Home Depot (NYSE:HD) has been one of the best performing retail stocks in the entire market in recent years. The company's execution and position in a booming sector of retail have combined to produce astounding results and the share price reflects HD's good fortune. Its rich valuation has been a concern at times but given the way the company continues to blast through high estimates, it seems buyers are struggling to keep up with the business, not the other way around. And with Q1 earnings strong and coming with a guidance raise for this year, it seems the good times are set to continue.
I'll be using some charts from Simply Wall St. to help build my case.
HD's torrid profit growth in recent years has been due to a variety of factors. Its sales growth has been flying higher via tremendous comp sales and a moderate footprint expansion. In addition, it has been gaining significant leverage on its SG&A costs as comp sales have continued to rise. And while product margins have underwhelmed, the other levers for profit growth have been plenty strong enough to work through what could otherwise be seen as a weakness.
We saw more of the same in Q1 as HD hit +9% total revenue on a +6.5% comp sales number. The comp gain was even better in the US and the simple fact is that HD is stacking comp gains on top of comp gains. Some retailers produce eye-popping comp gains based on weak comparables but HD's comparables for this year are anything but weak; the fact that HD produced that sort of gain on top of last year's Q1 is tremendous and it means that any concerns about sales weakness this year due to tough comparables is nonsense; HD's sales continue to defy gravity.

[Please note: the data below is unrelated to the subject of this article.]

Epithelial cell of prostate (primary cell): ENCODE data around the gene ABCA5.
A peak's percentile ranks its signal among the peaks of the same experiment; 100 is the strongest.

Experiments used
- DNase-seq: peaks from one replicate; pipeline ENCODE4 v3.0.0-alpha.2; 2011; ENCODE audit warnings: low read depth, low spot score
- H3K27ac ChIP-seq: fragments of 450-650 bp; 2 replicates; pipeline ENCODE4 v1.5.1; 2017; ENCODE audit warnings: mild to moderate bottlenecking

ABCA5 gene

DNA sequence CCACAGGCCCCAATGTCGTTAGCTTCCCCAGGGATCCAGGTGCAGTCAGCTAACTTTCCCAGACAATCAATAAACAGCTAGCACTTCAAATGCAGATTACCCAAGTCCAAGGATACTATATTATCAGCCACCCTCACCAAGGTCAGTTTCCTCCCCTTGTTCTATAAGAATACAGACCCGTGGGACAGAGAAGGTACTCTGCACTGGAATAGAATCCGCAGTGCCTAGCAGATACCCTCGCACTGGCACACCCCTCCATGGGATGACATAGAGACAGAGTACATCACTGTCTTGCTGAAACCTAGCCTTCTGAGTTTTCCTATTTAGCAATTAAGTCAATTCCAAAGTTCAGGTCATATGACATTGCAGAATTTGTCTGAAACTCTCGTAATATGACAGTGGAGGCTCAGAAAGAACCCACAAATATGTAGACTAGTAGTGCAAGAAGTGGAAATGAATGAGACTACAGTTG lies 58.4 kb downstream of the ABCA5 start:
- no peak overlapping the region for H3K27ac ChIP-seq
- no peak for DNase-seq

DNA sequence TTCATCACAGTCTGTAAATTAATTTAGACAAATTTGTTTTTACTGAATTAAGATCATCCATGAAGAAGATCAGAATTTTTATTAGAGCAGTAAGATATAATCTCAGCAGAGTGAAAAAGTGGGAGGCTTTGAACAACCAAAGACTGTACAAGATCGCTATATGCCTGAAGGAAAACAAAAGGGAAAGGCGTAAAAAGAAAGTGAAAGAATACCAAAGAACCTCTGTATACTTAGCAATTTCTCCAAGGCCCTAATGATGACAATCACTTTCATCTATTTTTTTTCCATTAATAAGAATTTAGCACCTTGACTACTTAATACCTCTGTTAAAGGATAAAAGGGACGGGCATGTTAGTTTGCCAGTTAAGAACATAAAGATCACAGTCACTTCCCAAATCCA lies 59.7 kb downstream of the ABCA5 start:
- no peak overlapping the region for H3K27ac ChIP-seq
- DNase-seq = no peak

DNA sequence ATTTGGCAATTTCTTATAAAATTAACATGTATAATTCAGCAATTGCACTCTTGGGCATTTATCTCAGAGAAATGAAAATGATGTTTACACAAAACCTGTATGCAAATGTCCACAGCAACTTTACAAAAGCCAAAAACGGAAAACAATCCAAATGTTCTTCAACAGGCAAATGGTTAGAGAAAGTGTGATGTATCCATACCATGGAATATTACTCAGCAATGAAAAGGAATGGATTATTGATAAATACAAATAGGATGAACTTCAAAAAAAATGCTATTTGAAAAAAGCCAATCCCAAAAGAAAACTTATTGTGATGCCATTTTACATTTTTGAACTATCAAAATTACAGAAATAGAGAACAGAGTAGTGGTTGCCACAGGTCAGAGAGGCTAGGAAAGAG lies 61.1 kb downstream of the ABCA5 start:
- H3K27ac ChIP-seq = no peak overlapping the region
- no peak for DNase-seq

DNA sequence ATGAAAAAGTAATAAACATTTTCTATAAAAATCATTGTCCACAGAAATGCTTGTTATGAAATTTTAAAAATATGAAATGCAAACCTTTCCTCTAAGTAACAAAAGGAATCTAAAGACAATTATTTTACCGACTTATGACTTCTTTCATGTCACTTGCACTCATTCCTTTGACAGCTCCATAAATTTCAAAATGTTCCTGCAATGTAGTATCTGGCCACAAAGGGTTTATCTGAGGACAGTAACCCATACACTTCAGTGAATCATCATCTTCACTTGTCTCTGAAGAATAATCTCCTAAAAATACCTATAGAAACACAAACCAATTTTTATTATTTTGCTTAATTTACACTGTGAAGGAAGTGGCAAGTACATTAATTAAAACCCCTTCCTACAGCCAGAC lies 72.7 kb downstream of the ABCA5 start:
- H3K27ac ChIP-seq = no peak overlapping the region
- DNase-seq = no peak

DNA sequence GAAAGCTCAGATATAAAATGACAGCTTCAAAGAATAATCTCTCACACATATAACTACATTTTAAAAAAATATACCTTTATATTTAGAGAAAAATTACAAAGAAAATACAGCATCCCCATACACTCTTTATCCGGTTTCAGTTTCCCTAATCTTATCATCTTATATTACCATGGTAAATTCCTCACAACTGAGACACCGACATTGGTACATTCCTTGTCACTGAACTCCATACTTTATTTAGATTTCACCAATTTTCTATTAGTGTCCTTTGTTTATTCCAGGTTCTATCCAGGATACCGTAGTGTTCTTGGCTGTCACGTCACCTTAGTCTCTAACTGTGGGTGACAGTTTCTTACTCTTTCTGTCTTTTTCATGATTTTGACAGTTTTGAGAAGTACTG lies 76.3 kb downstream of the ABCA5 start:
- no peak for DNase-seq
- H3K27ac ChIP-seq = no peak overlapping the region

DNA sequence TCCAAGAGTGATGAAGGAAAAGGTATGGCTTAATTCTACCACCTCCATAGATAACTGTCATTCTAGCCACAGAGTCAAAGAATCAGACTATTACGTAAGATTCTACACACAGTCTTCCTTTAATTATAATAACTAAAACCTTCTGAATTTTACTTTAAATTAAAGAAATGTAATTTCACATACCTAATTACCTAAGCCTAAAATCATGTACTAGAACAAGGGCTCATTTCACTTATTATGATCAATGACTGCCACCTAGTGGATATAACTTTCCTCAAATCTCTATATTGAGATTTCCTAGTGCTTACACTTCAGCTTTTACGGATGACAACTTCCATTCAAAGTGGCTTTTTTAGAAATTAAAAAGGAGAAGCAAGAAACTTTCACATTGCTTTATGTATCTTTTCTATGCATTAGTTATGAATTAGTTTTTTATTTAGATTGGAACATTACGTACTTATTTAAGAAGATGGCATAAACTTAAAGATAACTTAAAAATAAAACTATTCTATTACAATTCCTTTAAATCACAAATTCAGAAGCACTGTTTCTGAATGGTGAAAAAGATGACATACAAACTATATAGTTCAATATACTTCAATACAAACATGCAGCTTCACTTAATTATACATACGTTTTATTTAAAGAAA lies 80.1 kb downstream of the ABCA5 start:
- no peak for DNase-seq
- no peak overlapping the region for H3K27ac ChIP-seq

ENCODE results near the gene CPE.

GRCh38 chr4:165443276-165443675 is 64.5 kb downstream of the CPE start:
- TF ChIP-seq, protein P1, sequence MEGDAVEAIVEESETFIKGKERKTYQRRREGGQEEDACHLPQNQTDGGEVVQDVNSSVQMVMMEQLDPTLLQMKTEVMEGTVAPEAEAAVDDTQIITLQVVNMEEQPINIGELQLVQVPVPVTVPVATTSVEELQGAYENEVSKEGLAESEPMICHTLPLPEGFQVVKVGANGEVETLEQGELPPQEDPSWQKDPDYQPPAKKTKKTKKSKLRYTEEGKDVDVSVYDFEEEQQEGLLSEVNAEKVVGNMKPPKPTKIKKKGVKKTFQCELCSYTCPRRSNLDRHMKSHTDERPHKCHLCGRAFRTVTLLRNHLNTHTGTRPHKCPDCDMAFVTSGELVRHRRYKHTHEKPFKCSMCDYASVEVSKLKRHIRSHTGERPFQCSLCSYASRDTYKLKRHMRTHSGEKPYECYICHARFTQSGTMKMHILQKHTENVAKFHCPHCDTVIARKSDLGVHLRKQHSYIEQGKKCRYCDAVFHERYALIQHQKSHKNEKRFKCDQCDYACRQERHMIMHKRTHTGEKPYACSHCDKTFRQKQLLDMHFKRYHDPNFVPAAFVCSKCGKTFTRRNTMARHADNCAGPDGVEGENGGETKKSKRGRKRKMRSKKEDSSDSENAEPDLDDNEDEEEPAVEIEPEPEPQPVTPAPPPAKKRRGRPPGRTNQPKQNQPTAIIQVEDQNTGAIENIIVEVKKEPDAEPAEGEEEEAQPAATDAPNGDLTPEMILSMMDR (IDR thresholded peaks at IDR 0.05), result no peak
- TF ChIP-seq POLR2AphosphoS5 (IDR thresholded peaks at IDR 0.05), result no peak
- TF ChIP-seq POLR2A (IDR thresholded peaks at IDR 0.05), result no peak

Product margins failed to impress once again but we are used to that with HD; this is a company that sells commodities and as such, gaining market share (and SSS) dictates that product margins are likely to be weak. The good news is that gross margins were only slightly weaker than revenue as gross profit dollars increased 8.5% against the 9% gain in revenue. This is going to continue for the foreseeable future for HD as gaining gross profit is not a priority. Normally I'd be concerned by this but HD's comp sales gains are far too impressive to worry about minor margin losses. And besides, those product margin losses are more than made up for with SG&A leverage.
This is something that HD is absolutely masterful at executing; SG&A costs continue to rise very slowly in comparison with revenue and that has led to some really terrific operating margin gains despite the fact that product margins are weak in a relative sense. SG&A costs rose at just 2.8% in Q1 against a 9% gain in total sales, producing yet another quarter of strong operating margin expansion on top of the revenue gain. This is how HD has been building its profits over the past few years and as comp sales continue to rise, this will continue. Operating income rose at twice the rate of revenue in Q1 and if that isn't bullish, I don't know what is.